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Old December 21st, 2016, 10:19 PM   #35081
g.spinoza
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The liquid in that thermometer is definitely not mercury, as that would have frozen at around -37ºC.
In colder climates the usually use alcohol, which solidifies at -113 °C. Bet being in Russia, I'm surprised they didn't drink it out.
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Old December 21st, 2016, 10:47 PM   #35082
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The number of people in Russia who have died as a result of drinking bath oil has risen from 49 to at least 58, local media has reported.
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Old December 21st, 2016, 11:14 PM   #35083
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I just wonder why in heck they put alcohol into bath oil. Ok, a silly question. It is Russia.
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Old December 22nd, 2016, 12:16 AM   #35084
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Quote:
Originally Posted by ChrisZwolle View Post
I have a question for members from the Eastern EU (i.e. post-communist countries). The average monthly salaries are reported to be € 700 - 1100. That sounds low by Dutch standards, but of course the cost of living is lower.

But what do you generally pay for rent or mortgage? I've read that in some countries a considerable share of the population lives in a house with no outstanding mortgage or rent. In that case, the purchasing power of a € 1000/month salary may be more comparable to € 1500 - 1800 in western Europe.

In the Netherlands the general rental cost for social housing is between € 400 - 700 per month (excluding utilities). But in the unregulated market, rents over € 1000/month are more common.

It's interesting to get some better insight into the cost of living differences, some of which you may not experience as a brief visitor or tourist. Especially since housing is by far the largest component in the cost of living for most people, which you do not see as a tourist.
The reason home ownership is so high in Estonia is because during the Soviet occupation you didn't have to pay for housing, you were just given a flat. When the Soviet occupation ended you could by that flat for very little so everybody did. This is different to East Germany, for example, where the municipality remained the owner of these buildings even after unification and people living in those flats had to pay rent. In Estonia all those people became home owners.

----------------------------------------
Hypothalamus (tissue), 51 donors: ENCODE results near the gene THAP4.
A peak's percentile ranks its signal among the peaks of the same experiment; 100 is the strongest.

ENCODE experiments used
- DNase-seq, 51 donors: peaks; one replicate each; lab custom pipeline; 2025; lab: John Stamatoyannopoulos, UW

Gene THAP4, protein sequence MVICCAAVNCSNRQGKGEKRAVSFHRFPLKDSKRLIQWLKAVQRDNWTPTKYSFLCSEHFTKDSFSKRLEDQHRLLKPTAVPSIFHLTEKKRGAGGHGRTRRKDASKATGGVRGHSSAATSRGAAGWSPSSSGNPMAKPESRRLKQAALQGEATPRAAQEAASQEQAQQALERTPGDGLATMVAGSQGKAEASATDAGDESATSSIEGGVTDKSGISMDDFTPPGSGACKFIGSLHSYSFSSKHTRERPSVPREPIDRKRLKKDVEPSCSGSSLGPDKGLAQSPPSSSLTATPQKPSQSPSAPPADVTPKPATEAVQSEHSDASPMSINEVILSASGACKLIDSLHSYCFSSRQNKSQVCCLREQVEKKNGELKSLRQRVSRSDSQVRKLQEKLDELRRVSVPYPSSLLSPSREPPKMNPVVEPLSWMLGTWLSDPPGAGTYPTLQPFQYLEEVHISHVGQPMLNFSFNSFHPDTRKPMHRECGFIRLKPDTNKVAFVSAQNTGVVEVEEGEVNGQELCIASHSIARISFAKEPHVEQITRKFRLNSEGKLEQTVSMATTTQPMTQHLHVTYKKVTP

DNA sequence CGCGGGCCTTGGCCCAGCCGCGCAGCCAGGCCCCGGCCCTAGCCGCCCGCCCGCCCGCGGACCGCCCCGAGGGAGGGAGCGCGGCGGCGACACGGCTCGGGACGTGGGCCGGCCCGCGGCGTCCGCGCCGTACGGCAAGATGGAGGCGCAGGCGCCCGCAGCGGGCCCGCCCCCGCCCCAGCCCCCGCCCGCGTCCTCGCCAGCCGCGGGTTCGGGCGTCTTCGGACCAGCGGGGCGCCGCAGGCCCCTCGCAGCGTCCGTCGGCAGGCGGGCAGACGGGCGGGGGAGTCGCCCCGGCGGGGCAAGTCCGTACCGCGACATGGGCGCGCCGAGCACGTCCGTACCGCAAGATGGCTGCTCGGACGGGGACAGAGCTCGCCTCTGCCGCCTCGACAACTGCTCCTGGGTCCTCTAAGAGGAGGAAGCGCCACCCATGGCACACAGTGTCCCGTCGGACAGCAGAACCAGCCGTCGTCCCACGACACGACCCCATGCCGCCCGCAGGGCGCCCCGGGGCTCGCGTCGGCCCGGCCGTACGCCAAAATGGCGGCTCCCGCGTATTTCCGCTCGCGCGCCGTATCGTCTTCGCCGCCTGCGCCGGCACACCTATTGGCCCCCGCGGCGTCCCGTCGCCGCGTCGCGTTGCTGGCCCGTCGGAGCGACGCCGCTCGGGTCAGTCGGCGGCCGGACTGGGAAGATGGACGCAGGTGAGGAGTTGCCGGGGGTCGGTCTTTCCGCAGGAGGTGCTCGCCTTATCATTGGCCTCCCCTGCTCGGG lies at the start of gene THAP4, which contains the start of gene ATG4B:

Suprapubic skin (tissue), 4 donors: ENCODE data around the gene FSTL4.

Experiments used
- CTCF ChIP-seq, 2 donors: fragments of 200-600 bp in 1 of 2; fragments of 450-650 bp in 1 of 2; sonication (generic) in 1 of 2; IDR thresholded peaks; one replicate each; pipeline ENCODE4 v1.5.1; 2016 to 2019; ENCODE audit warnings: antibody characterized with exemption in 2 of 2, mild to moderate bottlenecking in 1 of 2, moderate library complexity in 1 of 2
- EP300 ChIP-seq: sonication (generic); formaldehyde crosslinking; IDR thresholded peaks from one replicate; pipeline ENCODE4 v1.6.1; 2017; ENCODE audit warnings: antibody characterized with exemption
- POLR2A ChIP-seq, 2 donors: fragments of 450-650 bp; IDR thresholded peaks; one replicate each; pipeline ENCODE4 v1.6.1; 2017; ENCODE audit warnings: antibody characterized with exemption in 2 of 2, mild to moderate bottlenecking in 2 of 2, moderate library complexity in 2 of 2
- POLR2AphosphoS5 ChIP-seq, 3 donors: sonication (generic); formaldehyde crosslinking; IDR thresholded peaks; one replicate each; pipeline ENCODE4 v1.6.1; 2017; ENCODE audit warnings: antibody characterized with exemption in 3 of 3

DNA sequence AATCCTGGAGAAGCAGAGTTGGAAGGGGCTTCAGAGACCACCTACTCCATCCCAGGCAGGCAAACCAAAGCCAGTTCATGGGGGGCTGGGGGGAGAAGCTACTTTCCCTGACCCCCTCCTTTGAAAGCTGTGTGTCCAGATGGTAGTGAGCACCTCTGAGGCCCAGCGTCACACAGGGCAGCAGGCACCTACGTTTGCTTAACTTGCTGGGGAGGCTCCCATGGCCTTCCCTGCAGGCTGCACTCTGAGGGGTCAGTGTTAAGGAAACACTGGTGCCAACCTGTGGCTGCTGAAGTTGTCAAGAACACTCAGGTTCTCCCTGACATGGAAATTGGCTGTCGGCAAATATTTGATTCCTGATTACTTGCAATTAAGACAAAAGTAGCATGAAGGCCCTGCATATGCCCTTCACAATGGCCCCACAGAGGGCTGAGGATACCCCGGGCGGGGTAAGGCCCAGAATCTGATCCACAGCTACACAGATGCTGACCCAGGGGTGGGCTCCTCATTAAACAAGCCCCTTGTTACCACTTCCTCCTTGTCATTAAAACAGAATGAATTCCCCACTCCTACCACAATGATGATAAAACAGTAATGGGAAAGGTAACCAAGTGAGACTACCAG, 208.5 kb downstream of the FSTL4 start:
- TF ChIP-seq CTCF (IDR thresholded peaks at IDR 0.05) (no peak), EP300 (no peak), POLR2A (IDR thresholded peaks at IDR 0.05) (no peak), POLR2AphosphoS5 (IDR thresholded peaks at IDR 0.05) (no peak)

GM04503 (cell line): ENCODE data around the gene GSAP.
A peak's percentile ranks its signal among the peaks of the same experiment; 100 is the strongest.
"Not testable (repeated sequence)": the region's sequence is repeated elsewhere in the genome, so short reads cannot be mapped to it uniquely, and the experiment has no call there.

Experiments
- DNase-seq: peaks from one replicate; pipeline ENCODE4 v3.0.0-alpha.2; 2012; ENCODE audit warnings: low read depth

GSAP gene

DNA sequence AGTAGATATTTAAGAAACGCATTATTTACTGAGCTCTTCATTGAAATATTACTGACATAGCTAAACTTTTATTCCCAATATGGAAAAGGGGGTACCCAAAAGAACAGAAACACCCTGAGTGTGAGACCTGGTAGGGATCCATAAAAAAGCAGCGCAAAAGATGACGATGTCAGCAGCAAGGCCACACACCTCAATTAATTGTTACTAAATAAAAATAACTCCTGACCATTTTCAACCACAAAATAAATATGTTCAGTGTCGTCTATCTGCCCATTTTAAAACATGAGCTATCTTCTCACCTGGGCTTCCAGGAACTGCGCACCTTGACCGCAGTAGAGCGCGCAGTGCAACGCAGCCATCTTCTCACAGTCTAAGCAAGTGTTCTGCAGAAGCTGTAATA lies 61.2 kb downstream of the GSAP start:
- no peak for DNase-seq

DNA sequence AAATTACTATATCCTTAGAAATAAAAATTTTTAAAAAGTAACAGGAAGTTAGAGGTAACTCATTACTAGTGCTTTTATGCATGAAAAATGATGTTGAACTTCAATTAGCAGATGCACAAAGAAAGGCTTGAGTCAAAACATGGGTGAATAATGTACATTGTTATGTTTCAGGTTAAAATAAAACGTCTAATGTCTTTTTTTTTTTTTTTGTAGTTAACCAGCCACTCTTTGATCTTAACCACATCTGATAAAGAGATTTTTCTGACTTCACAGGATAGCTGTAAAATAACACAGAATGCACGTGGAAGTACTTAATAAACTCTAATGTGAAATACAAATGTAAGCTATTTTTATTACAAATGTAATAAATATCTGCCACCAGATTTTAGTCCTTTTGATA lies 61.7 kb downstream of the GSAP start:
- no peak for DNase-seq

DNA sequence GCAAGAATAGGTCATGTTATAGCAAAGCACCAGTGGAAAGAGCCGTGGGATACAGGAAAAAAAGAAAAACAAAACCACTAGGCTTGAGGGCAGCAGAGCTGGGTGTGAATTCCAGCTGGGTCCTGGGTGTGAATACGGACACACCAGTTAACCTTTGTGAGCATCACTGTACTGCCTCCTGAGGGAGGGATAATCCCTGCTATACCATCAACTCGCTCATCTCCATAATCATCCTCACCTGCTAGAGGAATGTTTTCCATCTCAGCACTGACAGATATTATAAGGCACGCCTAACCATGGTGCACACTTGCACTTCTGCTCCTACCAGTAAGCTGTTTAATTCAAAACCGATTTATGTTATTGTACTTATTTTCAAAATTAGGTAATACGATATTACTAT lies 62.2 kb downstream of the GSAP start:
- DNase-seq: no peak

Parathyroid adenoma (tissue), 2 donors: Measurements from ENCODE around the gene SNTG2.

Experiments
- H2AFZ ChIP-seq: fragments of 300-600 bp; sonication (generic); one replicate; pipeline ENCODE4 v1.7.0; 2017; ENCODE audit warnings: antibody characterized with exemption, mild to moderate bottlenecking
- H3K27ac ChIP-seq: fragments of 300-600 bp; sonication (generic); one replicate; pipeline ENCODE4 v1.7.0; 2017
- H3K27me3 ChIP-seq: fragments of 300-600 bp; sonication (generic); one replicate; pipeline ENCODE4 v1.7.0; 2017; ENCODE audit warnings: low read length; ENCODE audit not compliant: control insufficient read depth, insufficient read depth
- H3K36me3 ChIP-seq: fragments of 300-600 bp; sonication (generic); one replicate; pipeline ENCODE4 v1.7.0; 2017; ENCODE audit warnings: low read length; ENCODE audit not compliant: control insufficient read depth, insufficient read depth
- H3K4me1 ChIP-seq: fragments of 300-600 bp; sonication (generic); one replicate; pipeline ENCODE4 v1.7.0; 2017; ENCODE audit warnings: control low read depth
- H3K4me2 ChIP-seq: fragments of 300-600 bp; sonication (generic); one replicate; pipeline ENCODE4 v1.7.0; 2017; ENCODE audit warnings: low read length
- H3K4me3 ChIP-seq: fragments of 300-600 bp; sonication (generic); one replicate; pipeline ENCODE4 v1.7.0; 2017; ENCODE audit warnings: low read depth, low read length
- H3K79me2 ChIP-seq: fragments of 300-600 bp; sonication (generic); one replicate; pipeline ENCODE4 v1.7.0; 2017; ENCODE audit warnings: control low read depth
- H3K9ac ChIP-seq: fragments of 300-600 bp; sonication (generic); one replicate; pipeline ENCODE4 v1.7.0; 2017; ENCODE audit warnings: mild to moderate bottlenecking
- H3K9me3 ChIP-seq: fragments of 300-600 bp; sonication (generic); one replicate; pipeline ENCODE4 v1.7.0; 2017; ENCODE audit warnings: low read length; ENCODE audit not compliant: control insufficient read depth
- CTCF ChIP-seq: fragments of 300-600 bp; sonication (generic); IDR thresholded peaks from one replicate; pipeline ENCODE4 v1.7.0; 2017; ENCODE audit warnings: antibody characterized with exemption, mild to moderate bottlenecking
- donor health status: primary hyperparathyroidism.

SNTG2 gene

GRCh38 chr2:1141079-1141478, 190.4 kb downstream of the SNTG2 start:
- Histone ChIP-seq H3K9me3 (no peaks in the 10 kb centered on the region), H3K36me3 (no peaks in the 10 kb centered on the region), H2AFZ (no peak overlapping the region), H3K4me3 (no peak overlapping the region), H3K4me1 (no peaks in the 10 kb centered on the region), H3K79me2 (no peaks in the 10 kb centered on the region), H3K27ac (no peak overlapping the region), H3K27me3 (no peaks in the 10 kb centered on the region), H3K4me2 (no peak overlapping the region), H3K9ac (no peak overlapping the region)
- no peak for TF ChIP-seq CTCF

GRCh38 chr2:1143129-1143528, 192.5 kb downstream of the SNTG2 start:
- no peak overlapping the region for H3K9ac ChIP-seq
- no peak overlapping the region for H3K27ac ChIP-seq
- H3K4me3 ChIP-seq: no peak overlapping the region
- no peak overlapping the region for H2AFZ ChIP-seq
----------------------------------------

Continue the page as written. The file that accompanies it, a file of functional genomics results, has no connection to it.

However, the latest generation doesn't have this privilige so more and more people are renting, at least until they can afford to take a mortgage (it's not easy saving 20% for a downpayment). The renting market consists only of people renting out the flats they own, there is very limited municipal housing and not a single privately owned apartment building that's meant for renting, as far as I know.

Average salary in Tallinn is roughly €1,000 after taxes. A single bedroom flat in the city centre is €400-€600 a month and in the outskirts €270-€450. This does not include utilities (heating, water, electricity, garbage collection, internet, cable TV etc.).

The average price for a m2 of flat is roughly €1,700 and people usually pay 20% as their downpayment for a mortgage. The m2 price varies hugely between city districts though.

If you pay €100,000 for a single bedroom flat in the city centre and take a mortgage for 30 years with 20% downpayment you are looking at roughly €300 as a monthly payment with current interest rates.

Buying a similar apartment in the commieblock suburbs would cost you €65,000. At 20% downpayment that would be roughly €200 a month.
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Old December 22nd, 2016, 12:17 AM   #35085
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Quote:
Originally Posted by ChrisZwolle View Post
I have a question for members from the Eastern EU (i.e. post-communist countries). The average monthly salaries are reported to be € 700 - 1100. That sounds low by Dutch standards, but of course the cost of living is lower.

But what do you generally pay for rent or mortgage? I've read that in some countries a considerable share of the population lives in a house with no outstanding mortgage or rent. In that case, the purchasing power of a € 1000/month salary may be more comparable to € 1500 - 1800 in western Europe.

In the Netherlands the general rental cost for social housing is between € 400 - 700 per month (excluding utilities). But in the unregulated market, rents over € 1000/month are more common.

It's interesting to get some better insight into the cost of living differences, some of which you may not experience as a brief visitor or tourist. Especially since housing is by far the largest component in the cost of living for most people, which you do not see as a tourist.